Earlier this week I taught a class on decoding food labels and avoiding marketing gimmicks. We all agreed that over the past few years grocery shopping has become increasingly frustrating. We’re all trying to do what’s best for our own health as well as our family’s. But, between organic, GMO/Non-GMO, sugar-free/fat-free, enriched with vitamins and antioxidants!…where do you even begin?
Trying to follow each new trend will leave you confused and overwhelmed. We’ve given too much power to companies to determine what’s healthiest for us; take control of your own well-being by learning to read between the labeling lines.
Brand loyalty has changed to ingredient loyalty. While some companies may not use artificial colors or synthetic sugars in one product, it’s no longer safe to assume that they don’t use them in other items.
These five tips will help you understand which labels to look for and which terms should raise a red flag.
USDA Organic is a stringent certification process regulated by the government. Products with this label meet certain criteria: *95-100% of the ingredients are organic *no hormone or antibiotic use in meat/poultry *no synthetic colors, flavors, or preservatives *no synthetic fertilizers *animals were fed organic feed *contains no GMO ingredients.
Ideal, right? Yes and no. While this seal has great merit, it also comes at a hefty price. Many small companies and farmers may meet all of the criteria, but they cannot afford thousands of dollars to apply and maintain annual certification. Don’t automatically overlook the independent businesses strictly based on this seal. Farmers markets are a great opportunity to meet your local farmers and talk to them about their products and how they’re grown.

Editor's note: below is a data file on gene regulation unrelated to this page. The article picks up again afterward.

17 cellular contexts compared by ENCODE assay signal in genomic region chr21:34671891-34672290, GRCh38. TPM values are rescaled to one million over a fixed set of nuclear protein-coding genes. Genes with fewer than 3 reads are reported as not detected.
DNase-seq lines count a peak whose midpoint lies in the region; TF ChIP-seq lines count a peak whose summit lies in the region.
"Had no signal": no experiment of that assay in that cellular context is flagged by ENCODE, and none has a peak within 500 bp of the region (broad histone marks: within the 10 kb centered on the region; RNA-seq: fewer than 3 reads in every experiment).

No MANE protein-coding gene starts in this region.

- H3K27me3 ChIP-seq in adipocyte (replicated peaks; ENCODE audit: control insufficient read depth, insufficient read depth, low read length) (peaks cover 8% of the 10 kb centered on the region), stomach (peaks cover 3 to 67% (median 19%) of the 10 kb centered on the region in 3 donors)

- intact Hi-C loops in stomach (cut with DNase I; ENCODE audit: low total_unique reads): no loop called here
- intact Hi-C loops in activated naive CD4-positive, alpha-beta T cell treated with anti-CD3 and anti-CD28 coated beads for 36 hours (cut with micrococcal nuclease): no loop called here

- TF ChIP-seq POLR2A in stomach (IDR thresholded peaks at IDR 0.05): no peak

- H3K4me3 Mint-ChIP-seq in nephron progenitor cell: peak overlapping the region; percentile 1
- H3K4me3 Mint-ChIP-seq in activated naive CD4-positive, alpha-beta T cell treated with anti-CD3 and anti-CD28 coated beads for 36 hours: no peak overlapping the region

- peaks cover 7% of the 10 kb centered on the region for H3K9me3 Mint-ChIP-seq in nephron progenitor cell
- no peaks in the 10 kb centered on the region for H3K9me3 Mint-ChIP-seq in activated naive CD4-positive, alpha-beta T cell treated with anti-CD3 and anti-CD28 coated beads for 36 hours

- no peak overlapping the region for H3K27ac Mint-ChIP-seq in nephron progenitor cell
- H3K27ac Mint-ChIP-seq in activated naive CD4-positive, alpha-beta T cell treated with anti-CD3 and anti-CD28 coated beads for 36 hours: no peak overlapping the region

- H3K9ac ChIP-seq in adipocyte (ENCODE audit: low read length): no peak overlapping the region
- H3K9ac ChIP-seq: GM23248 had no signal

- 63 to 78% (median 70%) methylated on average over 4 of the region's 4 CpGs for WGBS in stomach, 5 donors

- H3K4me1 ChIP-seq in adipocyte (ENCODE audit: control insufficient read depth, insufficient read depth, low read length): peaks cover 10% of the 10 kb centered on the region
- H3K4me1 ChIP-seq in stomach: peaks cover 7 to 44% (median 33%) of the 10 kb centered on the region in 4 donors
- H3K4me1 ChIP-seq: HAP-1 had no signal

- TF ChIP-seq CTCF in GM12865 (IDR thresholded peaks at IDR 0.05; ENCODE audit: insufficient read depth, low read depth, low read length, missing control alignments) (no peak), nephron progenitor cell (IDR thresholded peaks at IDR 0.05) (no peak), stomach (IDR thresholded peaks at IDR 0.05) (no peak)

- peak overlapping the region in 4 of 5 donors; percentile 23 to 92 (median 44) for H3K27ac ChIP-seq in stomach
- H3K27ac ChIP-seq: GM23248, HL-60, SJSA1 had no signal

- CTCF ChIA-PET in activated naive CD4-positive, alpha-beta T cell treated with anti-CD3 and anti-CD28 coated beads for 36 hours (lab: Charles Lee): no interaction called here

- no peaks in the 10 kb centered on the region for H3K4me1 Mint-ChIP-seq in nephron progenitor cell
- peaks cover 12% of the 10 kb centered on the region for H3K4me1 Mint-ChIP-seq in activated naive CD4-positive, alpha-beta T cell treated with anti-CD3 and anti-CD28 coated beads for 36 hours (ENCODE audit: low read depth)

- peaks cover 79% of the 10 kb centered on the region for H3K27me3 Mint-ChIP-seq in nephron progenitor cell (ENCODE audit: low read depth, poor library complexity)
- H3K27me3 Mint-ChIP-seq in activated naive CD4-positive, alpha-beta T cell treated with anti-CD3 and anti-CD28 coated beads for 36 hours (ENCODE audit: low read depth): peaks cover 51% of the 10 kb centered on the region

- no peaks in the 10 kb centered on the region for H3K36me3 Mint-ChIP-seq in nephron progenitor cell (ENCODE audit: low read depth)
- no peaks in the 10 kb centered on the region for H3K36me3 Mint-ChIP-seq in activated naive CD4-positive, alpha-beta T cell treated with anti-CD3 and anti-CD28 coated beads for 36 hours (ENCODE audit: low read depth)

Non-GMO Verified is a third party, not-for-profit organization committed to verifying and labeling non-GMO products. Unlike the USDA Organic seal, this certification only focuses on non-GMO ingredients.
There’s still much controversy over the use of genetically modified organisms (see: What the GMO: what are they and why should you care). Regardless of where you stand, the majority of Americans believe that labeling genetically modified foods is important. Big corporations disagree. Perhaps because over 60 countries have banned or placed strict restrictions on the use of GMO’s.
2. Fat-Free/Sugar-Free: Both of these terms should set off huge warning signals! How do you maintain taste and texture when fat has been eliminated? Add a bunch of chemicals. A sugar-free claim is a good indication that artificial sweeteners have been added.
Though you may hope you’re making a healthier choice eliminating sugar, artificial sweeteners are not only 100+ times sweeter than table sugar, they’ve also been linked to many health concerns:
over-eating, weight gain, migraines, change in vision, nausea, insomnia, abdominal pain, sleep disorders, joint pain, change in heart rate, depression, seizures, cancer, memory loss, dizziness, fatigue, allergies, fibromyalgia, and birth defects.